The question of US patent reform, like many issues pending before Congress, is heavy on hyperbole and rhetoric, and light on fact. Proponents of patent reform start with good intentions, but often degenerate into personal attacks and hasty generalisations, with the figure of $29 billion as the cost to innovation – a number arrived at by Boston University – frequently used. While various authors have discredited this figure and the underlying methodology, it still continues to find an audience. When comedian John Oliver hosts a television programme on so-called ‘patent trolls’, one must question the veracity of the underlying story.

Innovation impairment myth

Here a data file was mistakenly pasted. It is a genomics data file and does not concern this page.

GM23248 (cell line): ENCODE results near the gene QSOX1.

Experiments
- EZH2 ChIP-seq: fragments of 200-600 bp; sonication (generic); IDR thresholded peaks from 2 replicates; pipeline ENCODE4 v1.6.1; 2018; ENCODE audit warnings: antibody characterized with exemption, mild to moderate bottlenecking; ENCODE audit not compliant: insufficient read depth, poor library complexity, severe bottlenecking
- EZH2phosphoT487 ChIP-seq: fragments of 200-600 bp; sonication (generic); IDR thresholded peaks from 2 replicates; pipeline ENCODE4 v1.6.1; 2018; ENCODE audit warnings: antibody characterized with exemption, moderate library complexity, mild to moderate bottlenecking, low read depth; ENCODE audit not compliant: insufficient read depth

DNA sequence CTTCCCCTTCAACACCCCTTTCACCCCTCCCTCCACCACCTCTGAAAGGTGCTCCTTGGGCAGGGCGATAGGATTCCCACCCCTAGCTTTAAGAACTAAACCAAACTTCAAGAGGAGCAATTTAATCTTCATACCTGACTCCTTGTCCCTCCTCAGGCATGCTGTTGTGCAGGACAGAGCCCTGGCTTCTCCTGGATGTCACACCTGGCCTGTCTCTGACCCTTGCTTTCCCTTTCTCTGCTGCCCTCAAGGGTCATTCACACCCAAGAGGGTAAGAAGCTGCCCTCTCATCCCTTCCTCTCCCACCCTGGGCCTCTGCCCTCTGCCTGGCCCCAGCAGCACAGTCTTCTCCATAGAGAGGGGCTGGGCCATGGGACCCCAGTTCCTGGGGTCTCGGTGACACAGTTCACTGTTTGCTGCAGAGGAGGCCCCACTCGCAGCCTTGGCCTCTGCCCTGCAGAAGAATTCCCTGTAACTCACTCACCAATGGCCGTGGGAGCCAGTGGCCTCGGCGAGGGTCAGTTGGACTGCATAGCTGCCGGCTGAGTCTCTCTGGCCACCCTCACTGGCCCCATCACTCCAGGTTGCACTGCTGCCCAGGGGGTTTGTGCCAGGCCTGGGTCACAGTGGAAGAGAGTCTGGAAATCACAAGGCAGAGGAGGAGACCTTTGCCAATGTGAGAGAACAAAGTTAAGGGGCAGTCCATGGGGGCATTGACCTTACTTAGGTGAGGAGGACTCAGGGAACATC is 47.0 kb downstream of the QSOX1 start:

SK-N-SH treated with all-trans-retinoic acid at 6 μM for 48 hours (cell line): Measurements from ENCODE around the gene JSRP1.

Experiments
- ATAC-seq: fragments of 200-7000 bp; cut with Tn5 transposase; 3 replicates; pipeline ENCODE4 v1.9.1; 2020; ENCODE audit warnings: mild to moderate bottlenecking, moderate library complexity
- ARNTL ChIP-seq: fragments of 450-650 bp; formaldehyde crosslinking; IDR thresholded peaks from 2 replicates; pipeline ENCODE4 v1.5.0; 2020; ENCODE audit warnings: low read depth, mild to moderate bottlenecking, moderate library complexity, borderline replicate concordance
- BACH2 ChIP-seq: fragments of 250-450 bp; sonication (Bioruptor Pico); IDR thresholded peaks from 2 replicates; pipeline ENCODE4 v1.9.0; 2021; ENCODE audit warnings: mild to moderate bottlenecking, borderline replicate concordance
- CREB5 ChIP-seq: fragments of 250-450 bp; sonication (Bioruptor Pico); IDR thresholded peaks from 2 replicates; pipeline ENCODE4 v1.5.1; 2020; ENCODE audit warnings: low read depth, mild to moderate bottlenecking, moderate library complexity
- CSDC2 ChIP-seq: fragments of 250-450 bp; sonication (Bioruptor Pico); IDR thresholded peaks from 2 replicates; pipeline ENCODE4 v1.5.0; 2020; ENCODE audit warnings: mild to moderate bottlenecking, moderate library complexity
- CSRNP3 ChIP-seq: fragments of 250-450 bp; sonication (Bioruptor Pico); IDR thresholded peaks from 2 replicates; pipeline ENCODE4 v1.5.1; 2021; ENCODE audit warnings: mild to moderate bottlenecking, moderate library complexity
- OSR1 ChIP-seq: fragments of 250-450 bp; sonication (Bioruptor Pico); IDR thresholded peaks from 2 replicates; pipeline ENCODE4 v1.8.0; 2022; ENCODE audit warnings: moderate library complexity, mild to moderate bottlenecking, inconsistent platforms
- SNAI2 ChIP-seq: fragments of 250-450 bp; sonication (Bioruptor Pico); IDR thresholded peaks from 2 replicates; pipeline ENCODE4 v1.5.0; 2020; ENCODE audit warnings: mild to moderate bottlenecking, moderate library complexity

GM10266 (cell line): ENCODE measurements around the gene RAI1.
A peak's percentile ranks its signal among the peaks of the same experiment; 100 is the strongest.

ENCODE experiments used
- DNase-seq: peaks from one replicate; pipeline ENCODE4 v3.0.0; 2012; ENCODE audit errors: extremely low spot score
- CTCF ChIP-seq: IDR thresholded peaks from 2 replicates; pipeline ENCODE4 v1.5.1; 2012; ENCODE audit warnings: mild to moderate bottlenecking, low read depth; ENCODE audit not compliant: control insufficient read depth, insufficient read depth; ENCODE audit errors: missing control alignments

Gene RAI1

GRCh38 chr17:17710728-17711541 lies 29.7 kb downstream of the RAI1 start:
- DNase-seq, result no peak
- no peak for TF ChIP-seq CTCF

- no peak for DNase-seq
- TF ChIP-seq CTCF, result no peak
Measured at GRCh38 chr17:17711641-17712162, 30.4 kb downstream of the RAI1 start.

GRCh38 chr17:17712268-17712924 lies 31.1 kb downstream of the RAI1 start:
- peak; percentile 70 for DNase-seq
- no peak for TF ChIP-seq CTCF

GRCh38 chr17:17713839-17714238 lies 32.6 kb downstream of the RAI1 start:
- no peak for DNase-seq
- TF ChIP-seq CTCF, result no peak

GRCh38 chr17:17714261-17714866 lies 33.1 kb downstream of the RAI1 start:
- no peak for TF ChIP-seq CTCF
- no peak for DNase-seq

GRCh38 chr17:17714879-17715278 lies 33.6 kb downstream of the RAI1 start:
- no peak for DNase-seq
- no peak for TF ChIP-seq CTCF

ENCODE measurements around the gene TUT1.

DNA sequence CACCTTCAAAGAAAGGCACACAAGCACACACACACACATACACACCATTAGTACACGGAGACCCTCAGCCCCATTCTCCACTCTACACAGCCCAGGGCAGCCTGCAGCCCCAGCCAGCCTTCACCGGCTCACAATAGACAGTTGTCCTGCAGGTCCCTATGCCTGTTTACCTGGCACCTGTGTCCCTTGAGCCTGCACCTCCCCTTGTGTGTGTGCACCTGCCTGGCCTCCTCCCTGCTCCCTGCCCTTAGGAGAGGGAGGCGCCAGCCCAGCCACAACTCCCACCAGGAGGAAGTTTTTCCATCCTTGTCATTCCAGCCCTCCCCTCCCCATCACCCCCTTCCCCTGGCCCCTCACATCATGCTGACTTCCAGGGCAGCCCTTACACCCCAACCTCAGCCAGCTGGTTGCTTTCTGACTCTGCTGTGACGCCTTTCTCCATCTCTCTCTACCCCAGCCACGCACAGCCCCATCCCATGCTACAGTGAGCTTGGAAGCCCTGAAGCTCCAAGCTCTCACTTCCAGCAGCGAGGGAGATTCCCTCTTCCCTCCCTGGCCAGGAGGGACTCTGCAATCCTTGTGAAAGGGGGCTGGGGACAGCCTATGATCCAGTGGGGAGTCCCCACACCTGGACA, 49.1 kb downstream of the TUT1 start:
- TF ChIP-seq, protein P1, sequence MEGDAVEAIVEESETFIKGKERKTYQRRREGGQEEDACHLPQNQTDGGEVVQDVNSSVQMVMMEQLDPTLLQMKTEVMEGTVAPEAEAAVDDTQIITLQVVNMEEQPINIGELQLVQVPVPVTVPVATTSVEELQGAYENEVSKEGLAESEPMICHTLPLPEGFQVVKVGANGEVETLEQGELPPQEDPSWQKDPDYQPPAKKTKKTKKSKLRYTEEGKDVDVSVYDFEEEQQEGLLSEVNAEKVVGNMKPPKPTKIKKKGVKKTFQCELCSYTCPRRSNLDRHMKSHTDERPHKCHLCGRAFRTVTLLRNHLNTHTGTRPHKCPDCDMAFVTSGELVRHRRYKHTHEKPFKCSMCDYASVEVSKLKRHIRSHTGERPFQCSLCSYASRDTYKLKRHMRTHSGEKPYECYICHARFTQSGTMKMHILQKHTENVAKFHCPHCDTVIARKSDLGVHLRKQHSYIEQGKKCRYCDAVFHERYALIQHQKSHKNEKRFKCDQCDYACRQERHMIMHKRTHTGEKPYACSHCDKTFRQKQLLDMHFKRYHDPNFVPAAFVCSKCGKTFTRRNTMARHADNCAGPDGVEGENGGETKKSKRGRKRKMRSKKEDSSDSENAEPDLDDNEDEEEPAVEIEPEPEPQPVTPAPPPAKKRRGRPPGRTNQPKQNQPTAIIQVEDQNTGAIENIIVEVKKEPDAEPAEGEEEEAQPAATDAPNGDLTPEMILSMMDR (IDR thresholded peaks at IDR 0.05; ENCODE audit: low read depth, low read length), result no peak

Proponents of patent reform argue that reform is necessary because patent litigation represents a tax on innovation and stifles innovation. However, a reasonable search into product developments from proponents of patent reform yields little tangible support for this presumption. For example, what actual products did Cisco, Google, Amazon, Dell, Intel, Micron, Comcast or others refuse to launch because of fears about patent litigation? If these companies did indeed scuttle projects for such reasons, they should easily be able to present those projects – as well as the patents blocking them – for public inspection and debate. Further, a basic analysis into the heuristics associated with the patent data completely refutes any such arguments. This article presents some such heuristics.